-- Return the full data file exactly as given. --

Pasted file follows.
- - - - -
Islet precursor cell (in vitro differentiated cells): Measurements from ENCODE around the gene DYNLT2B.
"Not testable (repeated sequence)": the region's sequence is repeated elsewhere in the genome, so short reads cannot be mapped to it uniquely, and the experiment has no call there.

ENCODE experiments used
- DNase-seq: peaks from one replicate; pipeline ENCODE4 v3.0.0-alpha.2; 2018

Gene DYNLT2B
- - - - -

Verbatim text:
Islet precursor cell (in vitro differentiated cells): Measurements from ENCODE around the gene DYNLT2B.
"Not testable (repeated sequence)": the region's sequence is repeated elsewhere in the genome, so short reads cannot be mapped to it uniquely, and the experiment has no call there.

ENCODE experiments used
- DNase-seq: peaks from one replicate; pipeline ENCODE4 v3.0.0-alpha.2; 2018

Gene DYNLT2B